Traders should be able to profit from going long these names ahead of this coming week's new and existing home sales data -- if the numbers are good. Nevertheless, this trade's risk/reward does not appear particularly attractive given deteriorating fundamentals and optimistic expectations.
Rather, traders may want to consider putting on bearish positions in derivative stocks ahead of next week's economic numbers.
A number of stocks related to the housing market popped on Friday afternoon, and may be presenting short opportunities at the beginning of next week.
Among the names that stand out are Bed, Bath & Beyond (NASDAQ:BBBY), Ethan Allen (NYSE:ETH) and Pier 1 Imports (NYSE:PIR). Bed, Bath & Beyond is sitting near 52-week low levels and has been trading very heavy in recent months. Year-to-date, the shares have lost better than 22 percent, and are down roughly five percent over the last month.
Ethan Allen is also sitting near new 52-week low levels and traders are lining up to short the name, which currently has a short float of around 17 percent. There is a key support level in the name at around $23.25. If this area is breached to the downside early in the week, don't be surprised if an even deeper sell-off is triggered in the stock.
Like its counterparts, Pier 1 closed on Friday trading in the vicinity of its 52-week low and could see more downside if housing disappoints. Relative strength in the name is below 50, the stock has a short interest of 7.50 percent, and is down better than 23 percent so far in 2014.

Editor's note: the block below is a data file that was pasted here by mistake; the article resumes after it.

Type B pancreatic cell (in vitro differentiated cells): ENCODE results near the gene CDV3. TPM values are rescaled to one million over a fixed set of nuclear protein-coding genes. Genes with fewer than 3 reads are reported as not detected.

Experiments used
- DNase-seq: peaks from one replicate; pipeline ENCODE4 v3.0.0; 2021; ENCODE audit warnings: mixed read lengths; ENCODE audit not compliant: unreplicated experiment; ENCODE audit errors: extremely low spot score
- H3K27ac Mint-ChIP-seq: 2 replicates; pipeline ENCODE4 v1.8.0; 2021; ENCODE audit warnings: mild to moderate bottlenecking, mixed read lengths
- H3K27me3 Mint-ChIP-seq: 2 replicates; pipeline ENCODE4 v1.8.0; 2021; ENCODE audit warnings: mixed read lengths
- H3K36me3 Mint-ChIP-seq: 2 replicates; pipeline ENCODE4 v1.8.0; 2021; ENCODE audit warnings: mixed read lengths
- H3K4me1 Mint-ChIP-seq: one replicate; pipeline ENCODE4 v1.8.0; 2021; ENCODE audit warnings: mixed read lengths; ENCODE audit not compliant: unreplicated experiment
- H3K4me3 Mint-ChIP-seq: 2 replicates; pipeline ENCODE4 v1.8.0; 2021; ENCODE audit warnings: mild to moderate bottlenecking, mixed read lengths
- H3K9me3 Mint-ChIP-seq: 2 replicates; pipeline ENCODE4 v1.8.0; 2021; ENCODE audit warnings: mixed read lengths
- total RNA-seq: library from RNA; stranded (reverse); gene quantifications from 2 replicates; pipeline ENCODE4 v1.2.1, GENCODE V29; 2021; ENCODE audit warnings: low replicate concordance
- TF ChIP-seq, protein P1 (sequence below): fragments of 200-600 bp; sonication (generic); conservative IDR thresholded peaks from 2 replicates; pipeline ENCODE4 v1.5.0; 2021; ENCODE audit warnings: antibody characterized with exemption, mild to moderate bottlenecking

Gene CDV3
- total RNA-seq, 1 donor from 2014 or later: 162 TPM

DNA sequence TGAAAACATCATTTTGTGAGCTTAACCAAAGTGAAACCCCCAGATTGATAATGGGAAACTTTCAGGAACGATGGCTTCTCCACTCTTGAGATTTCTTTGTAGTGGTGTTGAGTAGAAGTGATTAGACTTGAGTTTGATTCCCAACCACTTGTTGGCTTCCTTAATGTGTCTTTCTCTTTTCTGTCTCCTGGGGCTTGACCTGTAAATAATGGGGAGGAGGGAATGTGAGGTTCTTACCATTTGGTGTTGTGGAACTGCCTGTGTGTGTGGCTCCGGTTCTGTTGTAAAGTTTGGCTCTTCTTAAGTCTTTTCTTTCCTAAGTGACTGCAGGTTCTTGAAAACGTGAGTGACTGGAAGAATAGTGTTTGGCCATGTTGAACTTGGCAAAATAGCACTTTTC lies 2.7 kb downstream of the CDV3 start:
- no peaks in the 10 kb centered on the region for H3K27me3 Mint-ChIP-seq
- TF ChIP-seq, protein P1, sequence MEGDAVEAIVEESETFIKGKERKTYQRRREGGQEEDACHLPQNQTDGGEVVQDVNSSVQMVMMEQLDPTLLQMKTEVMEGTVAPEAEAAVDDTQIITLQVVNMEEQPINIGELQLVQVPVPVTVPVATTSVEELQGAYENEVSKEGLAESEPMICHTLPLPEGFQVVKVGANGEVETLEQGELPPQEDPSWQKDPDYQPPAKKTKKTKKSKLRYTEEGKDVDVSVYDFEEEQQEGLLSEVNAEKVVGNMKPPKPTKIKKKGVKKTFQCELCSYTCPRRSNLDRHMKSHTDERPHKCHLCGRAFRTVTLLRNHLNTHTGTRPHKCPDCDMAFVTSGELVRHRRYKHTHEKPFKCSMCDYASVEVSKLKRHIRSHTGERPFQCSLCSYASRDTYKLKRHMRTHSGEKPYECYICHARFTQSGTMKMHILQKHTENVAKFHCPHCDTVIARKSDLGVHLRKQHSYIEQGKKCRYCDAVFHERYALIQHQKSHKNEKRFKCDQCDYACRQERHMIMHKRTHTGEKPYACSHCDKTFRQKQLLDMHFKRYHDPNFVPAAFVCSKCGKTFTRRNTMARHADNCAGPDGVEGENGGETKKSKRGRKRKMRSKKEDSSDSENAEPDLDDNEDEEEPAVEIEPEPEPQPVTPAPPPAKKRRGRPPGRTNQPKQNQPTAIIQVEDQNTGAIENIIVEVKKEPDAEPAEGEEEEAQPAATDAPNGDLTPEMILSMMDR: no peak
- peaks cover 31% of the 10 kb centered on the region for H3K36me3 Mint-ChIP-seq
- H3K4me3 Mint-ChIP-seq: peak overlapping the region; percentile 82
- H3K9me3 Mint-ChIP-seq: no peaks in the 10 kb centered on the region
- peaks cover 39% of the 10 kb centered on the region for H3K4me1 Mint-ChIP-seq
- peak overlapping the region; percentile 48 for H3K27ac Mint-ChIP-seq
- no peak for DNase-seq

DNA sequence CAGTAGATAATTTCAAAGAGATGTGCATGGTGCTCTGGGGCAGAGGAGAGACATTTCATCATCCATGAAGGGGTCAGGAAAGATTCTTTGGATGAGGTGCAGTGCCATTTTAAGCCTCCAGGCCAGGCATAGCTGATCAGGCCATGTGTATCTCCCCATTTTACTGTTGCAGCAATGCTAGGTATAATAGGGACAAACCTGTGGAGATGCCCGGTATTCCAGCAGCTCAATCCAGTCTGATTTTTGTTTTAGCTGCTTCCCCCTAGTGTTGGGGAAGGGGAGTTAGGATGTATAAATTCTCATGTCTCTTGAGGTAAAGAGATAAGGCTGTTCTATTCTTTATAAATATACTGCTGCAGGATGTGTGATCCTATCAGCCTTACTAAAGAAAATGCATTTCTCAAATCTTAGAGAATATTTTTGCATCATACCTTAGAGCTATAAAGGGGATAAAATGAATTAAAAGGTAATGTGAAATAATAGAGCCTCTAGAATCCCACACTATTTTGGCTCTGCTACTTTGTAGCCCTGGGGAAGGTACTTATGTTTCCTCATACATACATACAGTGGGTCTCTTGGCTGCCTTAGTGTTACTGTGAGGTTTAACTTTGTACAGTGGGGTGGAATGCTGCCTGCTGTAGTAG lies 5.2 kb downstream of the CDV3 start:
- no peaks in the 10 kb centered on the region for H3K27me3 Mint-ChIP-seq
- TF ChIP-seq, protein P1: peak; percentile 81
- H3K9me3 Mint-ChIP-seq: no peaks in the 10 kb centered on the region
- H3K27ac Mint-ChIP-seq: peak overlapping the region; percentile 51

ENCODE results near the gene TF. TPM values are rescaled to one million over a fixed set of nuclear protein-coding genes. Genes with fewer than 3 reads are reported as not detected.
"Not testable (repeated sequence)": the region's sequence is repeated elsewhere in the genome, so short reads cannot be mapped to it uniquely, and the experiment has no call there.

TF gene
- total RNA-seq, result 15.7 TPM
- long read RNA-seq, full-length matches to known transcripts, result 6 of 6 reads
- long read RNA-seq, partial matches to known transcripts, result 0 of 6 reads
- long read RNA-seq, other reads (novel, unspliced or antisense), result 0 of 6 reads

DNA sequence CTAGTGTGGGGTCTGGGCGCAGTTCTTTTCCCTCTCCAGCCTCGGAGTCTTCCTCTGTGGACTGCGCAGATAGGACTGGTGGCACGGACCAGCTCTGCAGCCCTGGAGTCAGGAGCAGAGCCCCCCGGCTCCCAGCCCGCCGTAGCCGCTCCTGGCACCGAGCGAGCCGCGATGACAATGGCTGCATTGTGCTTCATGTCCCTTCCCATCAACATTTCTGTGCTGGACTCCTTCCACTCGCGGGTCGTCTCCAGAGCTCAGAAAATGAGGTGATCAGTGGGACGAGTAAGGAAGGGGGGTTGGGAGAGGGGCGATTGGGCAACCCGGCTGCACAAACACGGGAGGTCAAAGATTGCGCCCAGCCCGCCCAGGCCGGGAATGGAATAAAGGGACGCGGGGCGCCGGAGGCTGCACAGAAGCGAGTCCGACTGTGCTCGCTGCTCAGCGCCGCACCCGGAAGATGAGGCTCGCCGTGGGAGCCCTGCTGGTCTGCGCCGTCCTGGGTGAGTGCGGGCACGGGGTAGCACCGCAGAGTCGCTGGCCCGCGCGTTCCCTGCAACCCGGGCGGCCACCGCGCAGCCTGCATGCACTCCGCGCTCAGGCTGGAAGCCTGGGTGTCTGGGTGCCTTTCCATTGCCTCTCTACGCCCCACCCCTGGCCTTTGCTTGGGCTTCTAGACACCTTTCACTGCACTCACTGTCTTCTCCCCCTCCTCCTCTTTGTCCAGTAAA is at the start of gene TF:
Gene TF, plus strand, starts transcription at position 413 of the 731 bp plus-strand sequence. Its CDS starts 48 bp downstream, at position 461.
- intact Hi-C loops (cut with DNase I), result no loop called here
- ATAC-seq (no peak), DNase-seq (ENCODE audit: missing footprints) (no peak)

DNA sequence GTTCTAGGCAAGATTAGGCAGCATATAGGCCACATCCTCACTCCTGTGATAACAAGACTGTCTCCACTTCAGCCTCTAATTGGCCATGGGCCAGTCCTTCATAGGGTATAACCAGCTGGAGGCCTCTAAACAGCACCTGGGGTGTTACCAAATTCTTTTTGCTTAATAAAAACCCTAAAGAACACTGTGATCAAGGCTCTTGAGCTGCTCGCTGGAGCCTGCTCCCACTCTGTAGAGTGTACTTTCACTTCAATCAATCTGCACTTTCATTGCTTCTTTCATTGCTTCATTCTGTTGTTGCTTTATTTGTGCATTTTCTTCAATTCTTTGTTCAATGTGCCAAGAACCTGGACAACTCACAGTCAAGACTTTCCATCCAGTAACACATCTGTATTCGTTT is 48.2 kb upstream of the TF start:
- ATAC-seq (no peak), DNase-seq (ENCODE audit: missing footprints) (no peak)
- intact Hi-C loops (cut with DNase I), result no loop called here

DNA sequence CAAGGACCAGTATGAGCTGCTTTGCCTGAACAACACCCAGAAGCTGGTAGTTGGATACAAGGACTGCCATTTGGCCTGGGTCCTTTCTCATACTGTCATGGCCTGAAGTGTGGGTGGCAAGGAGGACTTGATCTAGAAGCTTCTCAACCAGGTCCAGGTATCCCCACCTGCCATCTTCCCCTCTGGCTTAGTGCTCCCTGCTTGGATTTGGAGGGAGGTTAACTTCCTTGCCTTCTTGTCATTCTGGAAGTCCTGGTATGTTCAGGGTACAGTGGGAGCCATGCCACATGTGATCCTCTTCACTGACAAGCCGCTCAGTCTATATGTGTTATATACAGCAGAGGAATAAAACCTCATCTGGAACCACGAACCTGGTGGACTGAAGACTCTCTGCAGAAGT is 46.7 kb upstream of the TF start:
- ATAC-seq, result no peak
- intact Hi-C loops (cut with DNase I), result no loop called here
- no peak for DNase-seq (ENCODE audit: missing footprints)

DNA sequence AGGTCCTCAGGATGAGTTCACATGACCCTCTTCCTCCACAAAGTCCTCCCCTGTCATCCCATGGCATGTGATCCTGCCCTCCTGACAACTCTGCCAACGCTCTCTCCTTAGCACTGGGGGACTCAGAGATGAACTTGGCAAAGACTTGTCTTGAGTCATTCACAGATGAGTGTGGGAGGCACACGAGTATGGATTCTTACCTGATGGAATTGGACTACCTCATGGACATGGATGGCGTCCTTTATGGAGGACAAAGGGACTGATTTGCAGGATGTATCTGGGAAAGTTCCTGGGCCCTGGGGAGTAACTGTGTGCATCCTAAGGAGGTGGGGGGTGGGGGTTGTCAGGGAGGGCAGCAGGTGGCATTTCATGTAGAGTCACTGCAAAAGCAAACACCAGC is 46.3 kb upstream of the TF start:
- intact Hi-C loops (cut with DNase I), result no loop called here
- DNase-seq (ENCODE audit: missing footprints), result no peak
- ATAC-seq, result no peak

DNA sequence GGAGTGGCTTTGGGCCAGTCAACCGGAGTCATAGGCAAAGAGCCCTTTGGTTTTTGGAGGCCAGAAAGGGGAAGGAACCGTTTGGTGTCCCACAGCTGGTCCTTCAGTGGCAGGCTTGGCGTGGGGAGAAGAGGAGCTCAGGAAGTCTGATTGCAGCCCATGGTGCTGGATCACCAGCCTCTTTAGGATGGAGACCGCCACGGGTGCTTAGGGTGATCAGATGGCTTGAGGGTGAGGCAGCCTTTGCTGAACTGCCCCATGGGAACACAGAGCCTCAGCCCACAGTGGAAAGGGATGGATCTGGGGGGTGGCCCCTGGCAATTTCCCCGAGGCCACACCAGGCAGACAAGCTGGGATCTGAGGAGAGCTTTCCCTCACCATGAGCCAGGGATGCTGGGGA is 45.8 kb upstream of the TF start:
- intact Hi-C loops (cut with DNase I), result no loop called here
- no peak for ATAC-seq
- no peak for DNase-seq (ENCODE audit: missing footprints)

Playing Ethan Allen and Pier 1 from the short side, in particular, makes sense for traders looking to make an aggressive bet on a bearish week for homebuilders and related stocks due to their high betas and small market-caps.
If the market reaction to Wednesday and Thursday's new and existing home sales figures is indeed negative, both of these stocks should make sizable moves.
On the flip-side, there are also a couple of stocks that bullish traders may want to keep an eye on. Specifically, both Williams-Sonoma (NYSE:WSM) and Restoration Hardware (NYSE:RH) have been trading much stronger than other home-retailing names.
Over the last three months, Williams-Sonoma has risen more than 17 percent while Restoration Hardware is up a little less than 13 percent and jumped almost four percent last Friday.
Both are very high-quality names with businesses that are dependent to a large degree on the performance of the housing market as a whole.
In a market that has basically gone nowhere so far this year, active traders will want to continue to look for catalyst-driven ideas.
No matter whether the news is bullish or bearish, housing related stocks should present opportunities this week.
Disclaimer: Neither Benzinga nor its staff recommend that you buy, sell, or hold any security. We do not offer investment advice, personalized or otherwise. Benzinga recommends that you conduct your own due diligence and consult a certified financial professional for personalized advice about your financial situation.
Disclosure: I have no positions in any stocks mentioned, and no plans to initiate any positions within the next 72 hours. I wrote this article myself, and it expresses my own opinions. I am not receiving compensation for it. I have no business relationship with any company whose stock is mentioned in this article.